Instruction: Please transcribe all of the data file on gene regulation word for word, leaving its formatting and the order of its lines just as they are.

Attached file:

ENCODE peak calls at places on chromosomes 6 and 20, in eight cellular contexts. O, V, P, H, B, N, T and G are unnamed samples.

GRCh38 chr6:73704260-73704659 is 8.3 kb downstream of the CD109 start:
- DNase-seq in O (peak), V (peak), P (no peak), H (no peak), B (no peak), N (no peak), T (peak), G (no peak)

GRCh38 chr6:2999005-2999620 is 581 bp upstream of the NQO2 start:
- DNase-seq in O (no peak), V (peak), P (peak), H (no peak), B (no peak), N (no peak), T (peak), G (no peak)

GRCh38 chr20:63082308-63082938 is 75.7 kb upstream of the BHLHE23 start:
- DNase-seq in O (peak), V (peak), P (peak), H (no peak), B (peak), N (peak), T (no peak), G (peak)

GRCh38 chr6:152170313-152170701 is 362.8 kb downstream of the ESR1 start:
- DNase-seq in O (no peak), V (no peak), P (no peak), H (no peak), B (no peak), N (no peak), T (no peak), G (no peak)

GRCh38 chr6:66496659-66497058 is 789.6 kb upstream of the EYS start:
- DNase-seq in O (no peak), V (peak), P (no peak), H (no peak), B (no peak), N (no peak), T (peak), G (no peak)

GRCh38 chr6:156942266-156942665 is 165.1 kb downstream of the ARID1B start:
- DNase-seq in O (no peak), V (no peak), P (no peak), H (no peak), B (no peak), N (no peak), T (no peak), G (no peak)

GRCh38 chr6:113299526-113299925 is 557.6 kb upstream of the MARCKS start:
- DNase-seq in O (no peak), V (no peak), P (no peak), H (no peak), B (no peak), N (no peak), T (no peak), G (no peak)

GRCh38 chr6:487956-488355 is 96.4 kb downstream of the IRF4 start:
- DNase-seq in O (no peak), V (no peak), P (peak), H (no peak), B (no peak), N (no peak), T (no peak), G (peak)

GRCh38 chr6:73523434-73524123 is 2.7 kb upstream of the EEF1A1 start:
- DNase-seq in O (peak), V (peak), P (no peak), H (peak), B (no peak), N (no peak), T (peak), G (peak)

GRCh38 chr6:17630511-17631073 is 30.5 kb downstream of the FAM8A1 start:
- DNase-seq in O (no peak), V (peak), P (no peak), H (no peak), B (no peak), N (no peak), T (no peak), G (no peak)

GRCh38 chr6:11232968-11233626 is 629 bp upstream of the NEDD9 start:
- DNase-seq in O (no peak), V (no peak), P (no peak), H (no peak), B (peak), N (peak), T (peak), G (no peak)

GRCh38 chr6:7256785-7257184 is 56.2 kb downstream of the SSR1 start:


ENCODE peak calls at places on chromosomes 6 and 20, in eight cellular contexts. O, V, P, H, B, N, T and G are unnamed samples.

GRCh38 chr6:73704260-73704659 is 8.3 kb downstream of the CD109 start:
- DNase-seq in O (peak), V (peak), P (no peak), H (no peak), B (no peak), N (no peak), T (peak), G (no peak)

GRCh38 chr6:2999005-2999620 is 581 bp upstream of the NQO2 start:
- DNase-seq in O (no peak), V (peak), P (peak), H (no peak), B (no peak), N (no peak), T (peak), G (no peak)

GRCh38 chr20:63082308-63082938 is 75.7 kb upstream of the BHLHE23 start:
- DNase-seq in O (peak), V (peak), P (peak), H (no peak), B (peak), N (peak), T (no peak), G (peak)

GRCh38 chr6:152170313-152170701 is 362.8 kb downstream of the ESR1 start:
- DNase-seq in O (no peak), V (no peak), P (no peak), H (no peak), B (no peak), N (no peak), T (no peak), G (no peak)

GRCh38 chr6:66496659-66497058 is 789.6 kb upstream of the EYS start:
- DNase-seq in O (no peak), V (peak), P (no peak), H (no peak), B (no peak), N (no peak), T (peak), G (no peak)

GRCh38 chr6:156942266-156942665 is 165.1 kb downstream of the ARID1B start:
- DNase-seq in O (no peak), V (no peak), P (no peak), H (no peak), B (no peak), N (no peak), T (no peak), G (no peak)

GRCh38 chr6:113299526-113299925 is 557.6 kb upstream of the MARCKS start:
- DNase-seq in O (no peak), V (no peak), P (no peak), H (no peak), B (no peak), N (no peak), T (no peak), G (no peak)

GRCh38 chr6:487956-488355 is 96.4 kb downstream of the IRF4 start:
- DNase-seq in O (no peak), V (no peak), P (peak), H (no peak), B (no peak), N (no peak), T (no peak), G (peak)

GRCh38 chr6:73523434-73524123 is 2.7 kb upstream of the EEF1A1 start:
- DNase-seq in O (peak), V (peak), P (no peak), H (peak), B (no peak), N (no peak), T (peak), G (peak)

GRCh38 chr6:17630511-17631073 is 30.5 kb downstream of the FAM8A1 start:
- DNase-seq in O (no peak), V (peak), P (no peak), H (no peak), B (no peak), N (no peak), T (no peak), G (no peak)

GRCh38 chr6:11232968-11233626 is 629 bp upstream of the NEDD9 start:
- DNase-seq in O (no peak), V (no peak), P (no peak), H (no peak), B (peak), N (peak), T (peak), G (no peak)

GRCh38 chr6:7256785-7257184 is 56.2 kb downstream of the SSR1 start: